A mixer in accordance with an embodiment of the present invention can be implemented in many different systems. As one example, referring now to FIG. 4, shown is a block diagram of a system. As shown in FIG. 4, system 305 may be a cellular telephone handset, although the scope of the present invention is not so limited. For example, in other embodiments, the system may be a pager, personal digital assistant (PDA) or other such device. As shown, an antenna 302 may be coupled to a transceiver 102, such as transceiver 110 of FIG. 1. In turn, transceiver 102 may be coupled to a digital signal processor (DSP) 310, which may handle processing of baseband communication signals. In turn, DSP 310 may be coupled to a microprocessor 320, such as a central processing unit (CPU) that may be used to control operation of system 305 and further handle processing of application programs, such as personal information management (PIM) programs, email programs, downloaded games, and the like. Microprocessor 320 and DSP 310 may also be coupled to a memory 330. Memory 330 may include different memory components, such as a flash memory and a read only memory (ROM), although the scope of the present invention is not so limited. Furthermore, as shown in FIG. 4, a display 340 may be present to provide display of information associated with telephone calls and application programs. Although the description makes reference to specific components of system 305, it is contemplated that numerous modifications and variations of the described and illustrated embodiments may be possible. Furthermore, transceiver 102 and/or DSP 310 may include an article in the form of a machine-readable storage medium (or may be coupled to such an article, e.g., memory 330) onto which there are stored instructions and data that form a software program. The software program may provide for control a mixer of transceiver 102, e.g., for controlling a gain of the mixer by enabling/disabling different slices and/or controlling a current density level of tail currents provided to the mixer.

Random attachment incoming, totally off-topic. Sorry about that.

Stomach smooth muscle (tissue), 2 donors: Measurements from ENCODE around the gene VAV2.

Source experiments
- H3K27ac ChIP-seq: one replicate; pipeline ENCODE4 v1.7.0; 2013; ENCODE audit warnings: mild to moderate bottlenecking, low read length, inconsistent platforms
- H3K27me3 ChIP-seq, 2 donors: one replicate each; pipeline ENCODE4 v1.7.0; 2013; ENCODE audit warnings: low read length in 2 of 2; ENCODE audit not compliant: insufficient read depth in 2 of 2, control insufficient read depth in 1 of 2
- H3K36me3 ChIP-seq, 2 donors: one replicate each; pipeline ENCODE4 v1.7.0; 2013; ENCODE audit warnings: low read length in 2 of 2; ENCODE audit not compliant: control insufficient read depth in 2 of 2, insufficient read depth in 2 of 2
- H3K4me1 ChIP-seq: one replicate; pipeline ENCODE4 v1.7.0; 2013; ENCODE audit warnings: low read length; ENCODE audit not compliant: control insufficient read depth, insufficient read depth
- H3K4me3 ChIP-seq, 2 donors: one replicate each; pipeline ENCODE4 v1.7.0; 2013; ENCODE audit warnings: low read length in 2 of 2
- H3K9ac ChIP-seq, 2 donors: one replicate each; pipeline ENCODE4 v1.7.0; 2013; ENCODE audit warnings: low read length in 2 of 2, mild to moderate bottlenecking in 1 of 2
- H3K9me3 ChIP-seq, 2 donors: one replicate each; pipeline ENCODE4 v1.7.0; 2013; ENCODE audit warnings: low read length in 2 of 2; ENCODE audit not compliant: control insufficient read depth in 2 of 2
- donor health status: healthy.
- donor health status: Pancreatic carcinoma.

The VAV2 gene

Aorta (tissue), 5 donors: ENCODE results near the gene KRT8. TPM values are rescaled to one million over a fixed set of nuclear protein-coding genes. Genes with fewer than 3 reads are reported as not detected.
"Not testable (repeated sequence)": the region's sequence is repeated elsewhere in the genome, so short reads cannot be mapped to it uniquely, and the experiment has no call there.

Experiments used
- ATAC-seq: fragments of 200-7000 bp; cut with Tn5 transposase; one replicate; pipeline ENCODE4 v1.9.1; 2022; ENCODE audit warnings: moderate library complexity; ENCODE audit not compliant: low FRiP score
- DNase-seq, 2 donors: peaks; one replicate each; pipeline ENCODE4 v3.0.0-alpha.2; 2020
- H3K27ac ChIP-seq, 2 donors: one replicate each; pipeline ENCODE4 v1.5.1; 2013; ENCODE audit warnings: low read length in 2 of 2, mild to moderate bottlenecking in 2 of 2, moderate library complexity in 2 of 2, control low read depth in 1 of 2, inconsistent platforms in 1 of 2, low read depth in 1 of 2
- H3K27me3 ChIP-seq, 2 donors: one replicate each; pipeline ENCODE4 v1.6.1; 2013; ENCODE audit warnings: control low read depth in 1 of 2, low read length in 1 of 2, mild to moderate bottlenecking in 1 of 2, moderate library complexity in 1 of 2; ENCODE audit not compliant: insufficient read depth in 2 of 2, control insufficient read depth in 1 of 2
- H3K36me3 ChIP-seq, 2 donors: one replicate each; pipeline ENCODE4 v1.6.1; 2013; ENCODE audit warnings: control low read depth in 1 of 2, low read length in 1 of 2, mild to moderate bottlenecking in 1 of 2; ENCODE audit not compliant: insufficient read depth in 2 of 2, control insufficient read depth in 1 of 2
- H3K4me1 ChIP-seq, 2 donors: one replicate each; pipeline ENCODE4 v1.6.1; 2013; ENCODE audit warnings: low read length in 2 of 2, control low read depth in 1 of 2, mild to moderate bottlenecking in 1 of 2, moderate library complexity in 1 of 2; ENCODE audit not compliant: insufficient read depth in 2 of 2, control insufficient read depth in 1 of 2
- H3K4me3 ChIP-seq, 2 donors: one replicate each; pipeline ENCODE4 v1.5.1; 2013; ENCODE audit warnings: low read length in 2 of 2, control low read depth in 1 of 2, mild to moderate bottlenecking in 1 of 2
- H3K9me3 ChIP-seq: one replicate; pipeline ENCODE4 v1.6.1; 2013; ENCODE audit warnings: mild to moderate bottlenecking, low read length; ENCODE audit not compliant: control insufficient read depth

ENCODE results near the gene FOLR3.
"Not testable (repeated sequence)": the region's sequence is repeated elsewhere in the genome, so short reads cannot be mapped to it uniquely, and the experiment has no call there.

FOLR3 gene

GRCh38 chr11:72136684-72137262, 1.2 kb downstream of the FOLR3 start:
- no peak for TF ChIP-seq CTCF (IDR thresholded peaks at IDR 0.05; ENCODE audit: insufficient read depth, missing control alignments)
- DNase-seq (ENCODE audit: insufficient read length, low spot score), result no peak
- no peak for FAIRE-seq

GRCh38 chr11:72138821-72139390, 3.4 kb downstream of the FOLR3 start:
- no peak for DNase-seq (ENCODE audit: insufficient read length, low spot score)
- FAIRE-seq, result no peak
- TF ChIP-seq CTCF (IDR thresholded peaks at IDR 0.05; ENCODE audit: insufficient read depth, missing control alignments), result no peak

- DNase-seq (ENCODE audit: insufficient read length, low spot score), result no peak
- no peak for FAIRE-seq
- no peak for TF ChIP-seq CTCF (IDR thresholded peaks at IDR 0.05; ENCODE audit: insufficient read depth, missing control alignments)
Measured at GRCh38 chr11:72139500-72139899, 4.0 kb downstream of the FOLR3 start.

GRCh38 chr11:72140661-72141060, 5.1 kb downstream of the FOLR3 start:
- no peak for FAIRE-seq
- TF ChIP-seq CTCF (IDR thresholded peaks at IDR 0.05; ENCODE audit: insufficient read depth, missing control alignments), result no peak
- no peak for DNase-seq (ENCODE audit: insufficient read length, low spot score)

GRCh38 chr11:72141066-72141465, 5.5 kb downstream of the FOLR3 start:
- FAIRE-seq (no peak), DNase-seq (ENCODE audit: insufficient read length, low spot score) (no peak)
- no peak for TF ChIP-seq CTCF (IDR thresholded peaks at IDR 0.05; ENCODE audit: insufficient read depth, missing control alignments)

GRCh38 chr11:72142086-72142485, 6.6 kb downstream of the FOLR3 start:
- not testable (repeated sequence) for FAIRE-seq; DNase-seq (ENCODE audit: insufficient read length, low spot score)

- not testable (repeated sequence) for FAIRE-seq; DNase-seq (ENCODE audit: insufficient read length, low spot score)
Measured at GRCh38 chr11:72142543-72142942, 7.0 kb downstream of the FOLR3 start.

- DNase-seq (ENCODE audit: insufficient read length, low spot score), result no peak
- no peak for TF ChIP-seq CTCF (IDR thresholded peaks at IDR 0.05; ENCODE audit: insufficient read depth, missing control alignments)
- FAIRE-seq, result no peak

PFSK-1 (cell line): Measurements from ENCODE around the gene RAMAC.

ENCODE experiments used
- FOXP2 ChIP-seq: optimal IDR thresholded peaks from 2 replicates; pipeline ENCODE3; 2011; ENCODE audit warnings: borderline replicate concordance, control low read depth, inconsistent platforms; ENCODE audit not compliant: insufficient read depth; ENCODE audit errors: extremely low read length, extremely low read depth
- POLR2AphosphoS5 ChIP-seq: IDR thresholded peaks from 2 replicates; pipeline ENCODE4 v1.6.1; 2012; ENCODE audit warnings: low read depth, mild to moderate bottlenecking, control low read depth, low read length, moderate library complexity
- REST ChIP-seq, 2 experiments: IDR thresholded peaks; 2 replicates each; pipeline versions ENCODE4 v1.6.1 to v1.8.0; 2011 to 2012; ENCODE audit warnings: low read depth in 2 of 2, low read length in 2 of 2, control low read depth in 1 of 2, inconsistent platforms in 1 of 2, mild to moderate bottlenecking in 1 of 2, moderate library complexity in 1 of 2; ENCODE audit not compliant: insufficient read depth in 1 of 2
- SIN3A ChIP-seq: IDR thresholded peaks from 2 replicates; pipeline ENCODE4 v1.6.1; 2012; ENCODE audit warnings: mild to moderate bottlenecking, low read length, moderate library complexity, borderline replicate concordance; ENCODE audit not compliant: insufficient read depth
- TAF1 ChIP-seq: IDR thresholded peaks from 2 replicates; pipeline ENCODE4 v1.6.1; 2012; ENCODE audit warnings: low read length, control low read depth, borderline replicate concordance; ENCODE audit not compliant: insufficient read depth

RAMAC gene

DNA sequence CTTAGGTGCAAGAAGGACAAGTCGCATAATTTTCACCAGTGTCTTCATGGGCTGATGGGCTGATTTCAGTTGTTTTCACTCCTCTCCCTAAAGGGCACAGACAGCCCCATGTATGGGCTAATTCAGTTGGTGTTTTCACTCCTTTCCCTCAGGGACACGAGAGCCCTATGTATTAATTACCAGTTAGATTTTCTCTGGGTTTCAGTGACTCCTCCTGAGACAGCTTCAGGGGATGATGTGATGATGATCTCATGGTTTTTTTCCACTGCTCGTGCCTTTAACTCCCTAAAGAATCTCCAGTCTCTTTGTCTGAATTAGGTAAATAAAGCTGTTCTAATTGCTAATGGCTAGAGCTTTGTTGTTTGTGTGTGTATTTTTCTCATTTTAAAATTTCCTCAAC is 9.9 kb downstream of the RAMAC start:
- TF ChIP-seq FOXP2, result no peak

While the present invention has been described with respect to a limited number of embodiments, those skilled in the art will appreciate numerous modifications and variations therefrom. It is intended that the appended claims cover all such modifications and variations as fall within the true spirit and scope of this present invention.

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Classifications
U.S. Classification455/86, 455/313, 455/73, 455/234.2, 375/297, 455/127.2, 455/245.1
International ClassificationH04B1/04, H01Q11/12
Cooperative ClassificationH04B1/0475
European ClassificationH04B1/04L